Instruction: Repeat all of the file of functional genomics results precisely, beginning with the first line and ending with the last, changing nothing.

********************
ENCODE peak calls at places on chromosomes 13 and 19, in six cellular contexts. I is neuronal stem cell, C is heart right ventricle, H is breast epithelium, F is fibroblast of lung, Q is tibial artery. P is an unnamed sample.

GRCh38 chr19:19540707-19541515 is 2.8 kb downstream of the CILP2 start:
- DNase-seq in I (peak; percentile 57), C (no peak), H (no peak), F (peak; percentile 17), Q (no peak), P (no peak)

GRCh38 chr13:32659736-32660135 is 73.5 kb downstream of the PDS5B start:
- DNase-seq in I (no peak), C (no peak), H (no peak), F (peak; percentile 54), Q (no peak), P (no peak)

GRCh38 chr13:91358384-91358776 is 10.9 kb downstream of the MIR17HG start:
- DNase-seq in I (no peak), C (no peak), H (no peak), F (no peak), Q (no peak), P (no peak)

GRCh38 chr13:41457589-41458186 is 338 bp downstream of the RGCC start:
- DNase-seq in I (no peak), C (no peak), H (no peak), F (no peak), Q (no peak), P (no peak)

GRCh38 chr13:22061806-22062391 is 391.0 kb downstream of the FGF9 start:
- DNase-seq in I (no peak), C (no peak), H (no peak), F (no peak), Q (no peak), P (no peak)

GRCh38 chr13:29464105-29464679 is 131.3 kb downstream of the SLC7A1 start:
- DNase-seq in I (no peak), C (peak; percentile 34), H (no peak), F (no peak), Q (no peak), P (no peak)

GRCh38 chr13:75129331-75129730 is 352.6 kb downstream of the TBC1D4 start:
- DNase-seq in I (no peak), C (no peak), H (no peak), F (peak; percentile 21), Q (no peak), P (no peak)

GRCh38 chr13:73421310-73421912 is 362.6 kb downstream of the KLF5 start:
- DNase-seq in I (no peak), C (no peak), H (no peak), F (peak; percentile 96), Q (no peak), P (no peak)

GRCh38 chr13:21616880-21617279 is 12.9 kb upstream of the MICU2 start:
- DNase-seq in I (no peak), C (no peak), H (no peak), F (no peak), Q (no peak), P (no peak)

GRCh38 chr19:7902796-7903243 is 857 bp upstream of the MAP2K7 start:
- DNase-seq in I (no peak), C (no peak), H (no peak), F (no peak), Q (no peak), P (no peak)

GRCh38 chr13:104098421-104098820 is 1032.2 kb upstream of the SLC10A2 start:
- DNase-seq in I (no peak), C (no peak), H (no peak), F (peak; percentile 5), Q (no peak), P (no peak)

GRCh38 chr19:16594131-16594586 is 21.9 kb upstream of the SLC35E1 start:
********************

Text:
ENCODE peak calls at places on chromosomes 13 and 19, in six cellular contexts. I is neuronal stem cell, C is heart right ventricle, H is breast epithelium, F is fibroblast of lung, Q is tibial artery. P is an unnamed sample.

GRCh38 chr19:19540707-19541515 is 2.8 kb downstream of the CILP2 start:
- DNase-seq in I (peak; percentile 57), C (no peak), H (no peak), F (peak; percentile 17), Q (no peak), P (no peak)

GRCh38 chr13:32659736-32660135 is 73.5 kb downstream of the PDS5B start:
- DNase-seq in I (no peak), C (no peak), H (no peak), F (peak; percentile 54), Q (no peak), P (no peak)

GRCh38 chr13:91358384-91358776 is 10.9 kb downstream of the MIR17HG start:
- DNase-seq in I (no peak), C (no peak), H (no peak), F (no peak), Q (no peak), P (no peak)

GRCh38 chr13:41457589-41458186 is 338 bp downstream of the RGCC start:
- DNase-seq in I (no peak), C (no peak), H (no peak), F (no peak), Q (no peak), P (no peak)

GRCh38 chr13:22061806-22062391 is 391.0 kb downstream of the FGF9 start:
- DNase-seq in I (no peak), C (no peak), H (no peak), F (no peak), Q (no peak), P (no peak)

GRCh38 chr13:29464105-29464679 is 131.3 kb downstream of the SLC7A1 start:
- DNase-seq in I (no peak), C (peak; percentile 34), H (no peak), F (no peak), Q (no peak), P (no peak)

GRCh38 chr13:75129331-75129730 is 352.6 kb downstream of the TBC1D4 start:
- DNase-seq in I (no peak), C (no peak), H (no peak), F (peak; percentile 21), Q (no peak), P (no peak)

GRCh38 chr13:73421310-73421912 is 362.6 kb downstream of the KLF5 start:
- DNase-seq in I (no peak), C (no peak), H (no peak), F (peak; percentile 96), Q (no peak), P (no peak)

GRCh38 chr13:21616880-21617279 is 12.9 kb upstream of the MICU2 start:
- DNase-seq in I (no peak), C (no peak), H (no peak), F (no peak), Q (no peak), P (no peak)

GRCh38 chr19:7902796-7903243 is 857 bp upstream of the MAP2K7 start:
- DNase-seq in I (no peak), C (no peak), H (no peak), F (no peak), Q (no peak), P (no peak)

GRCh38 chr13:104098421-104098820 is 1032.2 kb upstream of the SLC10A2 start:
- DNase-seq in I (no peak), C (no peak), H (no peak), F (peak; percentile 5), Q (no peak), P (no peak)

GRCh38 chr19:16594131-16594586 is 21.9 kb upstream of the SLC35E1 start: